Health care centers were able to cut the hospital readmission rate for patients on dialysis by almost half in the month following discharge through use of multidisciplinary medication therapy management, according to results of poster presented at the National Kidney Foundation Spring Clinical Meetings.
The findings suggest multidisciplinary medication therapy management (MTM) programs could improve patient outcomes and reduce costs, according to the study authors.
“This is the first study to demonstrate that addressing medication-related problems post-hospital discharge through a structured and multidisciplinary MTM process can reduce 30-day readmission rates,” Harold J. Manley, PharmD, FASN, FCCP, BCPS, lead study author, said in a press release from the NKF.
The reduction in readmissions was accomplished through MTM program interventions occurring once a patient was discharged to home after a hospitalization event, according to the release. There was a three-step process: nurse medication reconciliation; a pharmacist medication review to identify any medication-related problems (MRP); and creation of a medication action plan that contained specific recommendations for physician consideration.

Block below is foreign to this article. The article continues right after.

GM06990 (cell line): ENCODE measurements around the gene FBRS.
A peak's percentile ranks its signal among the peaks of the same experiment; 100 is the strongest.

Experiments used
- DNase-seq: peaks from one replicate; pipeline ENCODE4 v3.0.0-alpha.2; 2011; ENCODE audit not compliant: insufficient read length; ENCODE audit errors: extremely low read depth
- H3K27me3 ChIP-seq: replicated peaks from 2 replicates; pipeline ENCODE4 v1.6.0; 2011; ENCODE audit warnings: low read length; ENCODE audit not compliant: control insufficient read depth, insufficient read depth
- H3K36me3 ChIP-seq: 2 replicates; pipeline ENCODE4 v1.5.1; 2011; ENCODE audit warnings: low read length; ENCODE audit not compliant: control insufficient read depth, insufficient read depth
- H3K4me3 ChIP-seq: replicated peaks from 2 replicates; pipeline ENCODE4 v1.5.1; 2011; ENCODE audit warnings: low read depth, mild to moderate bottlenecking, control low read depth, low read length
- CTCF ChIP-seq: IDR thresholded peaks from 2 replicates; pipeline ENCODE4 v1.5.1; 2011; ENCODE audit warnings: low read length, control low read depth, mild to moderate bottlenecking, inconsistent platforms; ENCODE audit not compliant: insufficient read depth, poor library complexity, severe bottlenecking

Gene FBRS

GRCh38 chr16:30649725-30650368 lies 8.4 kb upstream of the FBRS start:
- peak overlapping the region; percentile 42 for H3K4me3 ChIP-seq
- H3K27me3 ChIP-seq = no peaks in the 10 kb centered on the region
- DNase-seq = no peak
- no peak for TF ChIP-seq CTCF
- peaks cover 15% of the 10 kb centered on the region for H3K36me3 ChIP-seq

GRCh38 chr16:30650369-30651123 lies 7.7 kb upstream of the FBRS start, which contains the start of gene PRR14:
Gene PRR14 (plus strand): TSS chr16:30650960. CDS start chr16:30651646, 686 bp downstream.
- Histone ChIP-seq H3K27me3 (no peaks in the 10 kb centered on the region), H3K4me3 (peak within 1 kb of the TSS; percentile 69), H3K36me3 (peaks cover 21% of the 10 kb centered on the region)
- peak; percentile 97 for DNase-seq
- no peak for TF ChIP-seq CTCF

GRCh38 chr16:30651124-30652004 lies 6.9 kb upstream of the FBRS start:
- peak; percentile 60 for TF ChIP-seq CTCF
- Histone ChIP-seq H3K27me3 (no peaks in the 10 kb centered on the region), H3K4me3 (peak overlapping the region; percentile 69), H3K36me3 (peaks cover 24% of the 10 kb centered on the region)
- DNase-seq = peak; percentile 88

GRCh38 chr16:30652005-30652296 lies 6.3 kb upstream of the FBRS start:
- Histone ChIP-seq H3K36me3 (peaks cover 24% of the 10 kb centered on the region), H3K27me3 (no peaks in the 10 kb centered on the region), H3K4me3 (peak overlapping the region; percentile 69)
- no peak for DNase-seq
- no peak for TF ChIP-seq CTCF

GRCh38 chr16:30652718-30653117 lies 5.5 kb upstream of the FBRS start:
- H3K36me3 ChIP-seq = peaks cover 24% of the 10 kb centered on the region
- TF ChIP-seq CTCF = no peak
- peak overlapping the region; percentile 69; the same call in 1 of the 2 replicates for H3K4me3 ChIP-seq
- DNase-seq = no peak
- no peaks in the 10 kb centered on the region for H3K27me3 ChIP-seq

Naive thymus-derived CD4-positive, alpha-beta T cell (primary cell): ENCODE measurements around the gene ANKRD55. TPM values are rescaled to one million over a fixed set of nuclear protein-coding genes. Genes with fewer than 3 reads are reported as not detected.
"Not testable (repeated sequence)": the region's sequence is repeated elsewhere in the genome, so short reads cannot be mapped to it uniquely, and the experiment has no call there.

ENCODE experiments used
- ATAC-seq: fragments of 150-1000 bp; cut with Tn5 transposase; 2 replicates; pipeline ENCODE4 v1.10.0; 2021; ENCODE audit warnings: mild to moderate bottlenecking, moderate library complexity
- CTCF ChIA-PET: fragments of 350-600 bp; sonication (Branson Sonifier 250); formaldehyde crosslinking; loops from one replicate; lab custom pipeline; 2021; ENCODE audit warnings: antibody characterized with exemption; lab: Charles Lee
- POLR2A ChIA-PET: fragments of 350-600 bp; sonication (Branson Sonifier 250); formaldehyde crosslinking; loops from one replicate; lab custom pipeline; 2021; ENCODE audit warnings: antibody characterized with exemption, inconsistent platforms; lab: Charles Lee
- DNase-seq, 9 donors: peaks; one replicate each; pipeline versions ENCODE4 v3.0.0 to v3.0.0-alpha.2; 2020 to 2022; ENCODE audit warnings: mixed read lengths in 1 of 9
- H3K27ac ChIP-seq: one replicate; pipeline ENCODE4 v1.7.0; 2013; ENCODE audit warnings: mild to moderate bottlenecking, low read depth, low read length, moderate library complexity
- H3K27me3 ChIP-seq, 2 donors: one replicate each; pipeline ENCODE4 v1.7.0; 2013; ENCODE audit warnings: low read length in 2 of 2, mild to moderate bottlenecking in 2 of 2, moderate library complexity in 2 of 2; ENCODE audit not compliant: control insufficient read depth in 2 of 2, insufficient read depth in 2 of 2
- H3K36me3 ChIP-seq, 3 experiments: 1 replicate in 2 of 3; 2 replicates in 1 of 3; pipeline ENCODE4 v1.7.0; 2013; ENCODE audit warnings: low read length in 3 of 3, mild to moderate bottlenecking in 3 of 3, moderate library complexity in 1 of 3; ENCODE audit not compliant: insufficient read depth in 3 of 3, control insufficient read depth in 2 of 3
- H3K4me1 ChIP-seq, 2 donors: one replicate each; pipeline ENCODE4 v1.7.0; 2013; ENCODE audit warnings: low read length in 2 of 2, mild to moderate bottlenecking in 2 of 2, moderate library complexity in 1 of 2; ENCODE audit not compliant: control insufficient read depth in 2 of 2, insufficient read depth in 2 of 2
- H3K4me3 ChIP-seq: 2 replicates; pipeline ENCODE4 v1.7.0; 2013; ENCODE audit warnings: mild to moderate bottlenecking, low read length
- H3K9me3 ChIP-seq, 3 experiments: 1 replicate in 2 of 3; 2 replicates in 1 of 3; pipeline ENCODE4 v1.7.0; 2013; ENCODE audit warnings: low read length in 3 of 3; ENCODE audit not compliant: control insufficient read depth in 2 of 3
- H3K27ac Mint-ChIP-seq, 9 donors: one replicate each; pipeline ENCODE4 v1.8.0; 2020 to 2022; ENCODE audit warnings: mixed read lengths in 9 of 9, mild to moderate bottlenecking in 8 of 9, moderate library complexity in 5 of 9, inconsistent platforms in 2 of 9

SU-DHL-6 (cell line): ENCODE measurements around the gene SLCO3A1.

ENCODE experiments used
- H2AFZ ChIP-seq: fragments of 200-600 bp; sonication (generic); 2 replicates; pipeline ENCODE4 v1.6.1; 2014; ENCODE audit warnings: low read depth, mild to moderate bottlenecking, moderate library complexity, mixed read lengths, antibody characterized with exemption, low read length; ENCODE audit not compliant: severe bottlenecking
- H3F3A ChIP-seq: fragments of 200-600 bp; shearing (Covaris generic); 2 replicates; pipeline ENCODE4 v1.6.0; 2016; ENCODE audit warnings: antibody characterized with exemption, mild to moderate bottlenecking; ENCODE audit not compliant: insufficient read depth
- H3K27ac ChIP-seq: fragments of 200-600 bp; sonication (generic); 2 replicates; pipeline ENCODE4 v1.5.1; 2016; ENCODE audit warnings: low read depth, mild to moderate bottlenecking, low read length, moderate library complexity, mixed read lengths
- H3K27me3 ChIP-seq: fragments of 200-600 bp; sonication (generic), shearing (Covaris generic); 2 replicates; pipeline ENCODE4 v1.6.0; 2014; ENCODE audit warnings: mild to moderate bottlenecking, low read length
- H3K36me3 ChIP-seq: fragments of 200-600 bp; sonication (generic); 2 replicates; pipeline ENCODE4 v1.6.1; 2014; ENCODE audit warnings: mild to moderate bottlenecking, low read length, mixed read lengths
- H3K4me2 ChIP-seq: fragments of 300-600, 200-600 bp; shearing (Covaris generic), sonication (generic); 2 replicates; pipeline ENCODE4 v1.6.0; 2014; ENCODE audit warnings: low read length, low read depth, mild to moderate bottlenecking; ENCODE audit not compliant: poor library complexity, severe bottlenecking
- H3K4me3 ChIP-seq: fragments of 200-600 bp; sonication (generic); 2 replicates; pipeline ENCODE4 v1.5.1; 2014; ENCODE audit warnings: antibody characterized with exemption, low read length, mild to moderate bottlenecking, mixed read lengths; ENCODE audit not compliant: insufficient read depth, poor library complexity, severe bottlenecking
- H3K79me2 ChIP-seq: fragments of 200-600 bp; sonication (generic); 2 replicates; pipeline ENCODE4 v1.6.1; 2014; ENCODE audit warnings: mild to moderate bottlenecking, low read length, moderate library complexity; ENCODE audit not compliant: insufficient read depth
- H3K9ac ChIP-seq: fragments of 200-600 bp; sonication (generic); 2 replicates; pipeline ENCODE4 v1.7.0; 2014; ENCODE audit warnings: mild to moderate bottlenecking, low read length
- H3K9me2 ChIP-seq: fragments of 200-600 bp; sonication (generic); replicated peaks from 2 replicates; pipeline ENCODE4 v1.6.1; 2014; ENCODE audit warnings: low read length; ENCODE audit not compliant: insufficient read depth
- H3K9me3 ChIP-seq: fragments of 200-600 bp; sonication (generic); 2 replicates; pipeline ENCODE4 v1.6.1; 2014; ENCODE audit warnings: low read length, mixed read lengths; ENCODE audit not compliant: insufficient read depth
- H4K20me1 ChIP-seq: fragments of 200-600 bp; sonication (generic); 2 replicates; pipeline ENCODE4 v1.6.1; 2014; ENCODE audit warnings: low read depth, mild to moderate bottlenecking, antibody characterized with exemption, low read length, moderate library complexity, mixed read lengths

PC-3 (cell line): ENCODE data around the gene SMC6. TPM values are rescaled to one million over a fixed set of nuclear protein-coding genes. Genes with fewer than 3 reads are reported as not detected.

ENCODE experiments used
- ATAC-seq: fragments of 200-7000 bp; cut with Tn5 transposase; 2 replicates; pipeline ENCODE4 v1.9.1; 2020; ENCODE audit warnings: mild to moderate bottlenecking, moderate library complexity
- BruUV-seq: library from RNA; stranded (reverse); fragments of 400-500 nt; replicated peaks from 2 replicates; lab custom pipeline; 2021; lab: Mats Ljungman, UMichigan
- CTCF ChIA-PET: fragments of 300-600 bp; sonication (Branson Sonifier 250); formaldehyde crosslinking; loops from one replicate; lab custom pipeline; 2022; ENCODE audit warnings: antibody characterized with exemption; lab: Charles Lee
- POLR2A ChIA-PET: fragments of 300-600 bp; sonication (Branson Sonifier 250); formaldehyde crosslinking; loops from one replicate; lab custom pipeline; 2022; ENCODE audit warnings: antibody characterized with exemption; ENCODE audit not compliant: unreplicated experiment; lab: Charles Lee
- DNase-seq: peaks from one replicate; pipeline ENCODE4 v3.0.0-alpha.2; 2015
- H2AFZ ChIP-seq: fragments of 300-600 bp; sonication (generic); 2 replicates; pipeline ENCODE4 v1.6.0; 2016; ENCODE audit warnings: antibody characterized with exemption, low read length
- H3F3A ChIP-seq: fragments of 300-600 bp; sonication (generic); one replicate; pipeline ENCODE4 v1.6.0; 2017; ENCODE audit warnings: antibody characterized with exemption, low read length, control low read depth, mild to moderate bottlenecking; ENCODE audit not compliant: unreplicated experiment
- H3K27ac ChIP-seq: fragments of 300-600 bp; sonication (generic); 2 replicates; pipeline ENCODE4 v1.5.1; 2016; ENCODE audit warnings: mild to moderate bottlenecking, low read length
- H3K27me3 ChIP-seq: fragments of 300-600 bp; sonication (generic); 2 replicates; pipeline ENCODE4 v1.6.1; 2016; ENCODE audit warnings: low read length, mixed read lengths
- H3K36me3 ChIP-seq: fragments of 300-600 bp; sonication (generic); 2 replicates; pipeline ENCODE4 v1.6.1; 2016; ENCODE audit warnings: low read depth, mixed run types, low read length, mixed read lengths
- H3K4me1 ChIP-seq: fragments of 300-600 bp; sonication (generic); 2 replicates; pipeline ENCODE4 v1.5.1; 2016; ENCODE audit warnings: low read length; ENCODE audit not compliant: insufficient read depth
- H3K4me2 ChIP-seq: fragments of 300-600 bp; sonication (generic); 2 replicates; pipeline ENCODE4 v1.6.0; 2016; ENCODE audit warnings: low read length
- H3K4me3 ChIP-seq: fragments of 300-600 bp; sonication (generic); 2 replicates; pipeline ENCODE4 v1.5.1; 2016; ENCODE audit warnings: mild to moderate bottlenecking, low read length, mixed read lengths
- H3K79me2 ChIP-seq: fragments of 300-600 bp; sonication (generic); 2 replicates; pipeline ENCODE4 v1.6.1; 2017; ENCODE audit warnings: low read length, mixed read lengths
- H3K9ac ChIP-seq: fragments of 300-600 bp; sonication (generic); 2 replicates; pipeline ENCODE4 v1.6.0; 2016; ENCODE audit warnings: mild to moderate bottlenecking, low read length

To reduce potential impact MRPs have on hospital readmissions, Dialysis Clinic Inc. (DCI) implemented a multidisciplinary MTM intervention, provided after a patient was discharged home across three DCI End Stage Renal Disease Seamless Care Organizations, which involved 27 dialysis clinics across four states.
According to the release, researchers of the study examined 1,276 discharges for patients released between October 2015 and April 2017. Investigators excluded patients readmitted fewer than 3 days after release, or those who died or entered hospice within 1 month.
Nearly 25% of the patient discharges received MTM intervention, resulting in a 30-day hospital readmission rate of 14% compared to 28% readmission for those discharge events that did not receive MTM interventions. Among the discharges with additional MTM intervention, investigators found a significantly lower chance of being readmitted in all three analytical methods used: univariate analyses; time-varying analyses adjusted for factors such as age, race, gender, diabetes, albumin, catheter, dialysis cause, vintage, marital status and frequent hospital admissions in prior months; and Cox regression of one-to-one match based on propensity score and program period activity.
closure: Manley reports no relevant financial disclosures.